This workshop focuses on geoengineering strategies which attempt to manage the amount of solar energy reaching the earth, particularly by dispersing particles into the stratosphere. Solar- shading proposals, some of which could be implemented fairly quickly and with relatively few resources, exemplify both the promise and the problem of geoengineering. By their very nature, such strategies are intended to have dramatic global effects, and therefore can only be understood in light of an immensely complicated scientific, political, regulatory and ethical environment which must be considered from multiple perspectives at once.

To achieve the necessary breadth, participants of this workshop will not only include climate scientists, ethicists, and international lawyers, but defense experts, environmental psychologists, mitigation and adaptation experts, sociologists, historians, political scientists, agricultural biologists and others. It aims to attract a diverse group which can think through the complex interplay of forces affecting the future and outline plausible and detailed possibilities for worlds in which geoengineering has been attempted or avoided from a wide variety of fields.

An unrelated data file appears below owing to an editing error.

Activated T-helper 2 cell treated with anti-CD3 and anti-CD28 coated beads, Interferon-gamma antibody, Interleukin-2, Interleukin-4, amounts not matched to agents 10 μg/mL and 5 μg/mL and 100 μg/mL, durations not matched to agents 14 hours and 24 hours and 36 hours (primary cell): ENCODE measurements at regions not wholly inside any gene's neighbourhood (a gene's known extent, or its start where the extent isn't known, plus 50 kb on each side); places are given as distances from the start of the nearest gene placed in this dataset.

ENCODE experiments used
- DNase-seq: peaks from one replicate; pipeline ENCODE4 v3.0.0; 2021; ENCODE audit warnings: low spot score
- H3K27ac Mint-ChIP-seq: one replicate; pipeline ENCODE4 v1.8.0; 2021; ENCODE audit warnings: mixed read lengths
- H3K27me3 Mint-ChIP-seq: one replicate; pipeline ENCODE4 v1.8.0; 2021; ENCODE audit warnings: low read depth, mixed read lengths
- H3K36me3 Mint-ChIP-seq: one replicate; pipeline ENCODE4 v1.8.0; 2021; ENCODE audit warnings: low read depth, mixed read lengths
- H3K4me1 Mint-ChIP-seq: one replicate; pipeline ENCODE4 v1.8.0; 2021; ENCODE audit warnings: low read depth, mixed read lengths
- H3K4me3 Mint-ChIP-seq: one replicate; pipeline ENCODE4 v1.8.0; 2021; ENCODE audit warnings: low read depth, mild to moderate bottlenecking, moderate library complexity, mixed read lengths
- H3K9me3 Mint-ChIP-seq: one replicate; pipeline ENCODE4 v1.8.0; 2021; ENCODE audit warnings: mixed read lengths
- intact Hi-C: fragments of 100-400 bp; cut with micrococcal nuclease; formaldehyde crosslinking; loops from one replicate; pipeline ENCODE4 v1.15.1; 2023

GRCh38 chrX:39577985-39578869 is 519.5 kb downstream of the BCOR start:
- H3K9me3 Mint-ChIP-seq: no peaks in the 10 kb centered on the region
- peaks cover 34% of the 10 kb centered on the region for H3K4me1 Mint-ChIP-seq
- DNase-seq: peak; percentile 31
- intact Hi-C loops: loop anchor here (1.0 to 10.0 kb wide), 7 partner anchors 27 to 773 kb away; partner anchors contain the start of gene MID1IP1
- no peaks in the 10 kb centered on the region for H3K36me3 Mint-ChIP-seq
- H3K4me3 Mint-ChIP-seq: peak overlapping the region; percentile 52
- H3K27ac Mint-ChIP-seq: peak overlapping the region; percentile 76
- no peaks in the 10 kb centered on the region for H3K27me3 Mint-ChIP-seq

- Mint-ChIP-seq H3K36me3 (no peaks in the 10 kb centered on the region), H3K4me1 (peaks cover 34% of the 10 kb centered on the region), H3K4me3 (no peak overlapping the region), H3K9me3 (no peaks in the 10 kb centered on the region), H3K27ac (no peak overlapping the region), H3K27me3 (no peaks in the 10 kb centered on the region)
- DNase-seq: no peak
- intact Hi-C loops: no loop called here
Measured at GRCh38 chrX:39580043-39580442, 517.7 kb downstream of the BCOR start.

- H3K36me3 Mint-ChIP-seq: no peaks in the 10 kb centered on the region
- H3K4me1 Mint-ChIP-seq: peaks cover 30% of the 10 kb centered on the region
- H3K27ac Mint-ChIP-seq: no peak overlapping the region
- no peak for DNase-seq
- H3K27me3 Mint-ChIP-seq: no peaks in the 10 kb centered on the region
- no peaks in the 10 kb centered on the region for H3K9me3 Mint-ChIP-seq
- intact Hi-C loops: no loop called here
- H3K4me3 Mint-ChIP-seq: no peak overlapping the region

This workshop is organized by the Yale Climate & Energy Institute, co-sponsored by The Centre for International Governance Innovation (CIGI) and the Yale Center for Environmental Law and Policy, and will be held in New Haven, Connecticut.